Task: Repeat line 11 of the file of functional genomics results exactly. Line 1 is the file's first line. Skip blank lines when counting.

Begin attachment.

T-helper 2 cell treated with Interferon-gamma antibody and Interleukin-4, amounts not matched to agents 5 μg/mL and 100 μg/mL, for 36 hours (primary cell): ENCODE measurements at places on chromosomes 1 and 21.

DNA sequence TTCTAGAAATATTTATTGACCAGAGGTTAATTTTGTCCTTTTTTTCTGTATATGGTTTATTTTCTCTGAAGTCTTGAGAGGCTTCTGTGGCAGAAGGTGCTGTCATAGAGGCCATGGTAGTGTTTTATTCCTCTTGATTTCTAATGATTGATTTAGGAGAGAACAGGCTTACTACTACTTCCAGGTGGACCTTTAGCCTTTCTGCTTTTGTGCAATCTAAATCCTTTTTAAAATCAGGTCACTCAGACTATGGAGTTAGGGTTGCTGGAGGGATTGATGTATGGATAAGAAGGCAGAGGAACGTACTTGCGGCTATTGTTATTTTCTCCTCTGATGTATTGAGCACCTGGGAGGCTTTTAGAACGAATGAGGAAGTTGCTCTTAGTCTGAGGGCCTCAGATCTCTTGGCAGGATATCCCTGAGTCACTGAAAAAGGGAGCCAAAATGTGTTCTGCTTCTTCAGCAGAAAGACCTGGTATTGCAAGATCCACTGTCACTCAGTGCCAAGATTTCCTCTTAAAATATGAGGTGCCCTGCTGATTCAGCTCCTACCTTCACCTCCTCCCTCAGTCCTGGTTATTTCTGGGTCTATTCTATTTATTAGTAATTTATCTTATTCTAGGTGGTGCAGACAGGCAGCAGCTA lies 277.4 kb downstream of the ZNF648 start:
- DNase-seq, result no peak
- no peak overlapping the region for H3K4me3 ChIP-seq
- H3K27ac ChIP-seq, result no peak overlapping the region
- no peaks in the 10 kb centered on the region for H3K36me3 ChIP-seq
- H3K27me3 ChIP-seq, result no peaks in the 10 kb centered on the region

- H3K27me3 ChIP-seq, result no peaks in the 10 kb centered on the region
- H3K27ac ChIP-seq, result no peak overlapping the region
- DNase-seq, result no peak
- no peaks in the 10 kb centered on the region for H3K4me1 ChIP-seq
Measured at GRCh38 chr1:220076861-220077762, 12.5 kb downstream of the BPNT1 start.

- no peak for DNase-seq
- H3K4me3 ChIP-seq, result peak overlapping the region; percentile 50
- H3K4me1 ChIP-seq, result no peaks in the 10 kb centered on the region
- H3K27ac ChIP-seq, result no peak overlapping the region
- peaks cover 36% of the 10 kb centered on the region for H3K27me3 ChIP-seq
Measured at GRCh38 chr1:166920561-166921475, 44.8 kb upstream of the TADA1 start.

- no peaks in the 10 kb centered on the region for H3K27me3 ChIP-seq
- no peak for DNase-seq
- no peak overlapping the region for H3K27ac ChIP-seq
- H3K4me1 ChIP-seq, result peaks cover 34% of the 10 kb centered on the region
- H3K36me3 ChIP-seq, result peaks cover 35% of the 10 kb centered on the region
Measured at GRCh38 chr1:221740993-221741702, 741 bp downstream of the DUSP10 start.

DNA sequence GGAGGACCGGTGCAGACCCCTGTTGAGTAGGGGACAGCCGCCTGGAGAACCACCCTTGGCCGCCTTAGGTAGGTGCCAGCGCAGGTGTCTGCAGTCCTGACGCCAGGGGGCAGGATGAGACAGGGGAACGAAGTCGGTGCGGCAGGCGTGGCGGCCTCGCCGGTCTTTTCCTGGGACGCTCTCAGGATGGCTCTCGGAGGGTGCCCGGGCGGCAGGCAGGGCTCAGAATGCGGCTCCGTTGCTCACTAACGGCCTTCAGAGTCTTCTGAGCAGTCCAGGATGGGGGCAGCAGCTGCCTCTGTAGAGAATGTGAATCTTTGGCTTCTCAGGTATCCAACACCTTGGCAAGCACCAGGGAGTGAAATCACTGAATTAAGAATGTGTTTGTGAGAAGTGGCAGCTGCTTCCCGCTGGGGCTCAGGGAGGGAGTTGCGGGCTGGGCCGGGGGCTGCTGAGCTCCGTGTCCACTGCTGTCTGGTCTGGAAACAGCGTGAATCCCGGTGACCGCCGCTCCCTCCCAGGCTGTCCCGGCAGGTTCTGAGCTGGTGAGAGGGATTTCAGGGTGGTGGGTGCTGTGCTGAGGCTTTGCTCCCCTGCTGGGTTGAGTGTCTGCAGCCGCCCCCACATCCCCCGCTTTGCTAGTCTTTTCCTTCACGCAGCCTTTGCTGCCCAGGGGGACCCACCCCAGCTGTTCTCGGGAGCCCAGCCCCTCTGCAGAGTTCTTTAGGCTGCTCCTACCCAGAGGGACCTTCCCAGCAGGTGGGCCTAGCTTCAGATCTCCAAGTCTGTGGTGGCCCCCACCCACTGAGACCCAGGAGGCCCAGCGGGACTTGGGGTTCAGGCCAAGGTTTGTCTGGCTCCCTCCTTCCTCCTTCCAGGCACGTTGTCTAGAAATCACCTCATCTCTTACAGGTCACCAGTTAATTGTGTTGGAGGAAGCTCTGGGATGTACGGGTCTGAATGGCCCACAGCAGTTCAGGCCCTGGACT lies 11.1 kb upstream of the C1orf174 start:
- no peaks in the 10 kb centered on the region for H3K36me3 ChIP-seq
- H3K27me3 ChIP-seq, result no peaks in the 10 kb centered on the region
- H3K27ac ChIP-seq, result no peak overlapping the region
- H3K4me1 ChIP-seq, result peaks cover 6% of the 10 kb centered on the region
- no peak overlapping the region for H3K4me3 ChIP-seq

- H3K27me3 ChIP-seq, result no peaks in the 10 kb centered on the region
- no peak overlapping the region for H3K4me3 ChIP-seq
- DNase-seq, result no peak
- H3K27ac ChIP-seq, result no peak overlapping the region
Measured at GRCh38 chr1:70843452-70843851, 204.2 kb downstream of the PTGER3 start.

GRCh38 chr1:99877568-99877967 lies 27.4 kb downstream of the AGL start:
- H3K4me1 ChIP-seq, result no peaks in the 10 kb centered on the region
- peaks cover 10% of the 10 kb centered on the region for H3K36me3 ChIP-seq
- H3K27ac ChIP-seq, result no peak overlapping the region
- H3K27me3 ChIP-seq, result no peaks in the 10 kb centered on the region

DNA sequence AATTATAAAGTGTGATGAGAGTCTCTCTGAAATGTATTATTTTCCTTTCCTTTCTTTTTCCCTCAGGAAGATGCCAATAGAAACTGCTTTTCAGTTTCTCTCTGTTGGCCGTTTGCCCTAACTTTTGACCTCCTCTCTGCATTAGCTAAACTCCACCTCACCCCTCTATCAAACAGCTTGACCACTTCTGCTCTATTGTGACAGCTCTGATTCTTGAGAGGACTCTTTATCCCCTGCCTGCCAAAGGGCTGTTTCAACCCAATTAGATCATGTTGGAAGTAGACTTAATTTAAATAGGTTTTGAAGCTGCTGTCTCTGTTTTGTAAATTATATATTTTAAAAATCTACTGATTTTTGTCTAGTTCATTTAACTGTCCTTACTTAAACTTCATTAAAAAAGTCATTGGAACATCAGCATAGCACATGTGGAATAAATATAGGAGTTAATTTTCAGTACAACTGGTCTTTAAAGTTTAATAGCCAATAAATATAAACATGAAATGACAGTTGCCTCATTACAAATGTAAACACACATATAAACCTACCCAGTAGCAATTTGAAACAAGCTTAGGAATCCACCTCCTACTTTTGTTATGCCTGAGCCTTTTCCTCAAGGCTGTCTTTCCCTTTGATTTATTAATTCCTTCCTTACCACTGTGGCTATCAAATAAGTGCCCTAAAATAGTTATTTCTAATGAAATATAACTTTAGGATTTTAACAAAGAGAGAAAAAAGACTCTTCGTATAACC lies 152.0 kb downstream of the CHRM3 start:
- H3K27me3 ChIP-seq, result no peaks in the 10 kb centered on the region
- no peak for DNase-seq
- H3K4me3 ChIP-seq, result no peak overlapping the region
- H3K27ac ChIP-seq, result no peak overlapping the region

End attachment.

- no peaks in the 10 kb centered on the region for H3K4me1 ChIP-seq